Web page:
You can tell it’s a Monday because he’s writing about golf once more. Well, I’m happy. It’s finally golf weather here in the NY area – if you don’t mind starting off when the temperatures are around 40 degrees, that is. I spent the last couple of days trying to shake off the winter rust. One thing to which I paid particular attention was probably the most under-appreciated – but most critical – part of the golf swing: the grip.
Every golf instructor begins working with you by asking to see your grip. How you hold the club can trigger many issues that even a perfect swing can’t fix since it affects everything in the swing. The interesting thing is that there is no one right approach although there are some very important basics that all good grips have in common. No, I’m not going to spend the next hundred words teaching you about golf grips since this is a business blog. However, there is a business point to be made.
All good grips return the club face to a neutral position at impact regardless of how the club is manipulated during the swing. Your approach to your strategic thinking needs to be the same. Regardless of how the data or discussions swing your thinking, when you reach the time to take decisions – the point of impact – you need to be in as neutral a position as possible to avoid wayward shots. Interpret the data with as few prejudices as possible. Maybe the numbers show your pet project isn’t producing. As Sonny Corleone said, it’s just business, not personal. Keep your grip – and your attitude – neutral.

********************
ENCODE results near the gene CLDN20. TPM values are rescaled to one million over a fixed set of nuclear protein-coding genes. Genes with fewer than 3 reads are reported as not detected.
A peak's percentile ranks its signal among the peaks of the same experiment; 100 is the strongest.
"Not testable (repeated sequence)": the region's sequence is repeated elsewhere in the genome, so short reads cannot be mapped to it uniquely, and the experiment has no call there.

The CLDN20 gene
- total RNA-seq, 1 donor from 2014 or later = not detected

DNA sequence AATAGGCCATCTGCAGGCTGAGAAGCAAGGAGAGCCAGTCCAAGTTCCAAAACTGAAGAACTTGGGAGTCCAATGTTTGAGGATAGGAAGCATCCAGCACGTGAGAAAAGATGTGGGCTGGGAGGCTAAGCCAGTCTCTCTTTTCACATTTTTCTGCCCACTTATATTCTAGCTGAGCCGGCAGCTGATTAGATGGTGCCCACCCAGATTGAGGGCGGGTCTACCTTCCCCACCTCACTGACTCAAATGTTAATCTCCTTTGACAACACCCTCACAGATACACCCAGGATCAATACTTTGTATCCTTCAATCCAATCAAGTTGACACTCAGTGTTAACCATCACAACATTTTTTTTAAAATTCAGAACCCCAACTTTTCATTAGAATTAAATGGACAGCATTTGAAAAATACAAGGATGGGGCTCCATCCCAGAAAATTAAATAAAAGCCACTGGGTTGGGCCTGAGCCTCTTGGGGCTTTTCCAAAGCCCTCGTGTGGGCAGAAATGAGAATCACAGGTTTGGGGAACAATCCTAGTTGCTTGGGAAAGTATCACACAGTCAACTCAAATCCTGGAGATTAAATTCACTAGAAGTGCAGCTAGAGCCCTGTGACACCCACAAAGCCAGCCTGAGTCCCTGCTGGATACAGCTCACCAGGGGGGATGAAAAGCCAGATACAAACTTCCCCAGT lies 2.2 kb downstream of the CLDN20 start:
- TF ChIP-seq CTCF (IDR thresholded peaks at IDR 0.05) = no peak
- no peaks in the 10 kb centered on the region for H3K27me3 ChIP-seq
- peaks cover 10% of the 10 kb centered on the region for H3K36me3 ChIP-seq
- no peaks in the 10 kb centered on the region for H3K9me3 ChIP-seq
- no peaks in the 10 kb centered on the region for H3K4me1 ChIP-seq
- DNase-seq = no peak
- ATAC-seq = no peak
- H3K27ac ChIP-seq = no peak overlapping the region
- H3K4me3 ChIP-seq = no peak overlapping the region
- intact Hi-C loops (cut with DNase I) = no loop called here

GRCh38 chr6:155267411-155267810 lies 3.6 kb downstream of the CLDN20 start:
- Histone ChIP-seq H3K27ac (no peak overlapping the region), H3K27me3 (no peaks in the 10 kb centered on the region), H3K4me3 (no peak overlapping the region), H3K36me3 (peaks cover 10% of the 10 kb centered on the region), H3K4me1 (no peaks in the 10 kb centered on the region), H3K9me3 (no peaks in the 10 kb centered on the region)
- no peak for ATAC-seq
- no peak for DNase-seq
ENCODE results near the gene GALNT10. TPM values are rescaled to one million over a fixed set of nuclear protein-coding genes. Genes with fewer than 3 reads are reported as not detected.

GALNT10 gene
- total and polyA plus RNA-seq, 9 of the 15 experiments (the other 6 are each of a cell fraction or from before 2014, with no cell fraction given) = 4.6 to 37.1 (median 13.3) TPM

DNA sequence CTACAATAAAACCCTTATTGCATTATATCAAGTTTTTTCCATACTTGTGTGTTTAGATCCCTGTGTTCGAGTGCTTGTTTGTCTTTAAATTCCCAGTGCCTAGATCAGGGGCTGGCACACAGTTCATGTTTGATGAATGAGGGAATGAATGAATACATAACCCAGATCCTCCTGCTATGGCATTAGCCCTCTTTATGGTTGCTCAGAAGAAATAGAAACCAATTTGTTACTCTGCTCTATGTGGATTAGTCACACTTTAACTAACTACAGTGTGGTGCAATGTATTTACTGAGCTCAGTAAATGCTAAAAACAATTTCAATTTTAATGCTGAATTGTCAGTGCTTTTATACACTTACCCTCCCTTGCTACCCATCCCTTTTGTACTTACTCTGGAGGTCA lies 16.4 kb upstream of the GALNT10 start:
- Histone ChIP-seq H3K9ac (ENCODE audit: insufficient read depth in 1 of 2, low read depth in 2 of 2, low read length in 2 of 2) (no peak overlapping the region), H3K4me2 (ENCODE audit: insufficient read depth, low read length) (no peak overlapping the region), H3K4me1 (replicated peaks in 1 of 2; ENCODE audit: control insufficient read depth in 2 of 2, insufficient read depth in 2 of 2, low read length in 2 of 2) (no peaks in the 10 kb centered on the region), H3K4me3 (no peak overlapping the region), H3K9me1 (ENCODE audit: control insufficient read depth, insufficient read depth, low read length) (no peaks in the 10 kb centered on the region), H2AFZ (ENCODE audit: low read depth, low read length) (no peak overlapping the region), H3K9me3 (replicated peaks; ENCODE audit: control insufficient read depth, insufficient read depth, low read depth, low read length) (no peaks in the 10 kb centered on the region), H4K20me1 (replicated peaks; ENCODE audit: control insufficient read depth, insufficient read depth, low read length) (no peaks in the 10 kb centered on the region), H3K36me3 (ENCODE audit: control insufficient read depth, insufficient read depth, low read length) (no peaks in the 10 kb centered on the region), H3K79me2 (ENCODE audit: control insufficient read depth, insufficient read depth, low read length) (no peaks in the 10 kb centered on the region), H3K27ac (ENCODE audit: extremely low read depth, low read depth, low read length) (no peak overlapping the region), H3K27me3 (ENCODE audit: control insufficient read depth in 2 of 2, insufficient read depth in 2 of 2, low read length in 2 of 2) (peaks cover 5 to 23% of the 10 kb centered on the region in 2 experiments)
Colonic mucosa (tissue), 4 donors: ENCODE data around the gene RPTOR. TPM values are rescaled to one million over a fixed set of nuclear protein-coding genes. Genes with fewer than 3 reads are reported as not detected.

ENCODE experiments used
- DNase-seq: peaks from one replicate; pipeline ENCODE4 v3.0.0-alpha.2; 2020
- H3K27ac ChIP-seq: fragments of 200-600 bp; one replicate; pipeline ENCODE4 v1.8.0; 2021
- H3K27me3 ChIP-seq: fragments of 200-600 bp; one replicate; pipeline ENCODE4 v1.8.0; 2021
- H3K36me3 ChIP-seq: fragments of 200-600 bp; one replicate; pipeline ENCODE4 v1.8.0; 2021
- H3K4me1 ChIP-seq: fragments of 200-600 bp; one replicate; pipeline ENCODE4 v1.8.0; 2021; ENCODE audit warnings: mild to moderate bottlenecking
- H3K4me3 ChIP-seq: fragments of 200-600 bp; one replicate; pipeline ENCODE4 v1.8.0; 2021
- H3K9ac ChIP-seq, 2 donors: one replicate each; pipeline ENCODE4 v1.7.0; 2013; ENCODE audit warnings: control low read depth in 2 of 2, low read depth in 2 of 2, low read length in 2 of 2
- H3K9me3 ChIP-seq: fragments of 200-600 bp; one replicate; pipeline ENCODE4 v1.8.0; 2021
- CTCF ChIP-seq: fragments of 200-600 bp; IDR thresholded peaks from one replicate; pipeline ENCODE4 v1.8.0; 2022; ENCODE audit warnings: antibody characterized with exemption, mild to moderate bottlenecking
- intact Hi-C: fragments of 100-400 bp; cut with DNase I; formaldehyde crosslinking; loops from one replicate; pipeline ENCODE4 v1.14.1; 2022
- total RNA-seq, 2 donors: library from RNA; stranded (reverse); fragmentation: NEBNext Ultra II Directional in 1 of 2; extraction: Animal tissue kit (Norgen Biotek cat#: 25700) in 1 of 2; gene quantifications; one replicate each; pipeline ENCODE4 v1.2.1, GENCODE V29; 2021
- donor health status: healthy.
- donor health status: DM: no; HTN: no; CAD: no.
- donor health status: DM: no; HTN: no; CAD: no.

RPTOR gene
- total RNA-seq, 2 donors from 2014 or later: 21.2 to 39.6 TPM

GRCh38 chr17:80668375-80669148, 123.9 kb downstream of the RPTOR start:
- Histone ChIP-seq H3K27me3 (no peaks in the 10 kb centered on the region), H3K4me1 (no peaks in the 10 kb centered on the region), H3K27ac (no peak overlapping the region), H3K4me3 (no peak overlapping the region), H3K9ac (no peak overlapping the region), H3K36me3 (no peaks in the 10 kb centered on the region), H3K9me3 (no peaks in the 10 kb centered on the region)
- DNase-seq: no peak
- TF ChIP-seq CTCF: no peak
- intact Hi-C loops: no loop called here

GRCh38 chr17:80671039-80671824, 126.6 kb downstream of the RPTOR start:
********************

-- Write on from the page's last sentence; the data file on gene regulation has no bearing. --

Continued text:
Neutral thinking draws out alternative solutions to problems or opportunities. It keeps negative thinking at bay and doesn’t let the excitement of the moment when something goes right cloud your longer term thinking. Just as a neutral grip tends to keep the golf ball from going off-line, a neutral approach to business thinking can keep us heading toward the goal. Clear?
It’s Foodie Friday and today I want you to think about if you’re a cook or if you’re a baker. Your immediate response, assuming you spend time in the kitchen, might be “Gee, I do both.” That’s probably true. When I’m preparing the Thanksgiving feast, I bake pies and the occasional cake but I am definitely NOT a baker.
Maybe it’s my rebellious nature (those of use who lived through the 1960’s have that streak) but baking is way too rigid for me. Baking is chemistry. It’s Baroque music to cooking’s jazz. One has specific formulas and rules; the other encourages improvisation. I know how certain flavors go together and armed with just an idea and my tools I can usually make something pretty good. Try that with baking.